Graphics aside, Yakuza 4 remains one of the most varied campaigns in the franchise due to its amount of extra content as well as the ability to play as 4 stand-out protagonists who each have their own fighting styles even though they don't feel all that different. Some notable additions include pachinko, hanafuda, table tennis, and there's now some hostess-style stuff that takes place in a hot springs area. Of course, there are tons of substories to complete, restaurants to eat at, and shops to visit as well which help flesh out the marginally expanded city of Kamurocho. Overall, it's a solid game and feels like an expanded natural evolution of Yakuza 3.

Yakuza 4 Remastered gameplay video →
The Yakuza Remastered Collection screenshot 3
Roaming the neon city streets in Yakuza 4 offers an immersive city-strolling experience

Yakuza 5 Remastered PlayStation 4 ★★★★☆

Finally, here's Yakuza 5 which initially released back in 2012. The story has Kiryu take the role of a taxi driver but of course, that doesn't last long as he's pulled back into the world of rivalling clans. As you progress through the story, you'll play as 5 characters within their own distinct locales: Kazuma Kiryu in Nagasugai, Taiga Saejima in Tsukimino and Kamurocho, Haruka Sawamura and Shun Akiyama in Sotenbori, and Tatsuo Shinada in Kineicho. Unlike Yakuza 4, the various acts actually feel distinct and memorable complete with changes of scenery, radically different gameplay, and fully fleshed out characters. Also, the graphics are the best out of all 3 games here although I wish the performance was optimized more for PS4 Pro owners seeing as it runs at 1080p 60fps max. It still looks great, though.

Gameplay-wise, Yakuza 5's combat is fine-tuned and much more satisfying although it still isn't the greatest of the series. One of the most stand-out gameplay aspects is driving the taxi as Kiryu. Just like with driving in real-life, you'll have to pay attention to traffic lights, signs, and people walking and you also get rewarded by smoothly braking and accelerating. It may not sound fun but I found it surprisingly rewarding; perhaps because you can simply drive however you want in most games. Anyway, you can also take pictures around the cities, play air hockey, and enjoy arcade games like Taiko no Tatsujin and Virtua Fighter 2. Hands down, it's my favourite of the 3 games.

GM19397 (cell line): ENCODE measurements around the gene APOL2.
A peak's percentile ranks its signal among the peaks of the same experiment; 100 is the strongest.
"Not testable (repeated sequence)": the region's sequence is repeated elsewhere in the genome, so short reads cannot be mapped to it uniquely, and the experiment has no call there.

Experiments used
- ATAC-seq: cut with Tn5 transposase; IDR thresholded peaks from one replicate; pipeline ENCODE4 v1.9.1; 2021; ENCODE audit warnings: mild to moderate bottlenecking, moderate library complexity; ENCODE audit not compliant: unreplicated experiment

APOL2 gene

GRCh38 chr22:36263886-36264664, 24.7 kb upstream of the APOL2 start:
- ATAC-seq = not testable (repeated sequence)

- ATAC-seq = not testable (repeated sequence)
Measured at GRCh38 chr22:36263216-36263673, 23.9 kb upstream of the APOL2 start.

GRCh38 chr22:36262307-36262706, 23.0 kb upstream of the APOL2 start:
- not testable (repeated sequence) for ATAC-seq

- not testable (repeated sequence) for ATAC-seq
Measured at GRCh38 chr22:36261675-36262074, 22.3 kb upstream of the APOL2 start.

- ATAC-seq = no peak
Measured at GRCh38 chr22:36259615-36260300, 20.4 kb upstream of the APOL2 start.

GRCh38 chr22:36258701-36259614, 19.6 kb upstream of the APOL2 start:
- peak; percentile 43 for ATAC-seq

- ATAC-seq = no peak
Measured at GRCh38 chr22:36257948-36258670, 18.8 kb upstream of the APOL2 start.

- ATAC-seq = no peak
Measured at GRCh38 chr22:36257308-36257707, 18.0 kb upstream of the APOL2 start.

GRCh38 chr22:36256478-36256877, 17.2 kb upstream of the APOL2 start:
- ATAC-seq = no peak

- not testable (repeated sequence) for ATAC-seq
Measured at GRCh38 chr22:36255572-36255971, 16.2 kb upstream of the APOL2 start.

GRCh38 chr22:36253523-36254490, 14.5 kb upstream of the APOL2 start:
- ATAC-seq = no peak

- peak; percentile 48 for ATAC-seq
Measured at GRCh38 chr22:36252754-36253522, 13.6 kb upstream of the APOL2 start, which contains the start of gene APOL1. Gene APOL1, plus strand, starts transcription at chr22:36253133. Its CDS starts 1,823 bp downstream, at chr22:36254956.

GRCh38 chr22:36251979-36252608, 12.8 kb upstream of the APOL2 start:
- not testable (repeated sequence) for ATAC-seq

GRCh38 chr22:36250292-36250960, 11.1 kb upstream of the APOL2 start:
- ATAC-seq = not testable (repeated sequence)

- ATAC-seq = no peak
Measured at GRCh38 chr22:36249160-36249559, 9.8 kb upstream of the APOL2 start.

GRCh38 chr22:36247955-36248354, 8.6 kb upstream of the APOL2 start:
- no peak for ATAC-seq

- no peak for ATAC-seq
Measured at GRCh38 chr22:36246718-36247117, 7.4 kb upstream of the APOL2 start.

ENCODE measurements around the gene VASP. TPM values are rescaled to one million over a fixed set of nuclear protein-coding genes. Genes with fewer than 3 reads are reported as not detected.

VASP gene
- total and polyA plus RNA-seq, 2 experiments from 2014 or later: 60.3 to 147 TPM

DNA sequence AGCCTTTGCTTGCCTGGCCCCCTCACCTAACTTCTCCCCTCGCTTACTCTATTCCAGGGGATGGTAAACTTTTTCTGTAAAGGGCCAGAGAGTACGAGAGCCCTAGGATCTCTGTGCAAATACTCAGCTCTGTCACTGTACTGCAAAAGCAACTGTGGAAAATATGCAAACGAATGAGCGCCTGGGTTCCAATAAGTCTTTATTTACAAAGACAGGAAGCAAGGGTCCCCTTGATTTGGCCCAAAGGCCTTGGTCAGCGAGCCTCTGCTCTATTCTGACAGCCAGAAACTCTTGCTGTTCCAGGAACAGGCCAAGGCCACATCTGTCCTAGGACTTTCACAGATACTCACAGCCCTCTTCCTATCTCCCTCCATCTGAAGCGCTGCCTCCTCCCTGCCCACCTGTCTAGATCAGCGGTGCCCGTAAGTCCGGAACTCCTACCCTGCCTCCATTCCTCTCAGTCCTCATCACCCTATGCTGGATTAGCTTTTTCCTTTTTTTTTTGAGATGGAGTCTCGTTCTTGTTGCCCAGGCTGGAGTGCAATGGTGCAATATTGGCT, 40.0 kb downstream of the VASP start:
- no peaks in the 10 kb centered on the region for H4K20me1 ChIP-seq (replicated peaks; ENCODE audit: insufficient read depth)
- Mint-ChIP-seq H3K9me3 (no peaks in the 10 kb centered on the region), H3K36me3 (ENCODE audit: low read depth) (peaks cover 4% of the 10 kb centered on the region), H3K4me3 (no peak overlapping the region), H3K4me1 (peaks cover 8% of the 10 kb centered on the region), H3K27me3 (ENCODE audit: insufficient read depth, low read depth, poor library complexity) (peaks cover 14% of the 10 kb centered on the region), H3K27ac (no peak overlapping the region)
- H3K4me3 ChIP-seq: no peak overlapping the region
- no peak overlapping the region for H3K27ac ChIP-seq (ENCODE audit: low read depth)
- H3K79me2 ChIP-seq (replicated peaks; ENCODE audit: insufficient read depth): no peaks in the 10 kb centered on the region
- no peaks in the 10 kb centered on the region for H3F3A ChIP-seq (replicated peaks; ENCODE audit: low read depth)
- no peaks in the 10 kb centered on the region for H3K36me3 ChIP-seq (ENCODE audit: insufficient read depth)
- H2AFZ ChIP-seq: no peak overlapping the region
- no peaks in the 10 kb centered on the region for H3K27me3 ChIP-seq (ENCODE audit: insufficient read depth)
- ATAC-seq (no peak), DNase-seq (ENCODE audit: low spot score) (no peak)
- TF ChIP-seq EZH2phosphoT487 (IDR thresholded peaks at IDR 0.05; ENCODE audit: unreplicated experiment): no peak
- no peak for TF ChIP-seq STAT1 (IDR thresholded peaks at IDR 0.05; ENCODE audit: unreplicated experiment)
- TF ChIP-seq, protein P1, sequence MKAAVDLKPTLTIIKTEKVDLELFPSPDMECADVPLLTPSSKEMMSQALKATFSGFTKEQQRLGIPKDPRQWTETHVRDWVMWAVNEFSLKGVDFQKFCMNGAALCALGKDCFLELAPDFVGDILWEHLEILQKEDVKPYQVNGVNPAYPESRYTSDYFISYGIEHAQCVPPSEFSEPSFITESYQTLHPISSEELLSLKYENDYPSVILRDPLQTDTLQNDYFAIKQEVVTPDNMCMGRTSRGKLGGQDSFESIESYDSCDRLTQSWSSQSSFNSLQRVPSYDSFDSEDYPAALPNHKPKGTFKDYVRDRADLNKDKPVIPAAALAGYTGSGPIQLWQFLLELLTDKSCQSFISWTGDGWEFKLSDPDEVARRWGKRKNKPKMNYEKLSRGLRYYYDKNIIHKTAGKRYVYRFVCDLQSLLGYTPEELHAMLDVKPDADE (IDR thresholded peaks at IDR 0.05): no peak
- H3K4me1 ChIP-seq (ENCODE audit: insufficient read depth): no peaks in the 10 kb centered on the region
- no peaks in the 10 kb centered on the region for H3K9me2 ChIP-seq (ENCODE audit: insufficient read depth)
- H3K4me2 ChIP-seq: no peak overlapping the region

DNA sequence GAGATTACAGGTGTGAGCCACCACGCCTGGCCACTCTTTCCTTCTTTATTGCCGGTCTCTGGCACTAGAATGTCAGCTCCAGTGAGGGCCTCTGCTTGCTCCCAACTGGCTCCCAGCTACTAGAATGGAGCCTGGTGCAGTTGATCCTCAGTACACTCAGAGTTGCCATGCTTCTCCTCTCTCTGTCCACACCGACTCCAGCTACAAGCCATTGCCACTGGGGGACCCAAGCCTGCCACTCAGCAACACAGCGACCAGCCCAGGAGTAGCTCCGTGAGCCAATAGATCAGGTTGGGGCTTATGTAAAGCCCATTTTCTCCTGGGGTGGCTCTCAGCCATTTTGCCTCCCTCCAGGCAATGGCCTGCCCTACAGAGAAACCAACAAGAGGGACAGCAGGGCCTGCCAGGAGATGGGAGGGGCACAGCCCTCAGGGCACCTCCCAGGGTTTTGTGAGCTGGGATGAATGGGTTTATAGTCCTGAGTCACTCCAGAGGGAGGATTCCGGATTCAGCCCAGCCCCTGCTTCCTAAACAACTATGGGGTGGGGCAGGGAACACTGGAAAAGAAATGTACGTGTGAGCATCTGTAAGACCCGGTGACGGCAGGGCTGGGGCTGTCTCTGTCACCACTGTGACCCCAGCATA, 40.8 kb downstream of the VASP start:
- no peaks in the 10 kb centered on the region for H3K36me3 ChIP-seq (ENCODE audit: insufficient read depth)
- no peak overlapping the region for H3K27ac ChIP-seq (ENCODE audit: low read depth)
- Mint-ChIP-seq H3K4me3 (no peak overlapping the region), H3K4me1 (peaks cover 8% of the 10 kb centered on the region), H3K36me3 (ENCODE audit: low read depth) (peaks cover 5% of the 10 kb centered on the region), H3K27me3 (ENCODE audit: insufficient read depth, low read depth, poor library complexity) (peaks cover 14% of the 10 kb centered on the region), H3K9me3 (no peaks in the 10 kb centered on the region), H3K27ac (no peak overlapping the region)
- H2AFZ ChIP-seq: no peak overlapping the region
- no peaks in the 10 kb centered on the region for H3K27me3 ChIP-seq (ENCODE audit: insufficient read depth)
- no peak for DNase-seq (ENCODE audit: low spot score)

Yakuza 5 Remastered gameplay video →
The Yakuza Remastered Collection screenshot 4
The dramatic combat moments in Yakuza 5 are very satisfying to watch

The Yakuza Remastered Collection finally makes being able to enjoy every Yakuza game on PS4 possible and that's fantastic. Although the games generally don't hold up as well as others in the series, they're all still memorable story-driven sandbox experiences.

  • + 3 solid games in 1 convenient package
  • + Yakuza 5 holds up beautifully and remains one of the best in the series
  • + Loads of variety throughout
  • - Visuals are rather dated
  • - Combat is a bit flat and unintuitive in both Yakuza 3 and Yakuza 4
  • - Performance isn't optimal
7.6 out of 10
Gameplay video playlist for The Yakuza Remastered Collection 54:19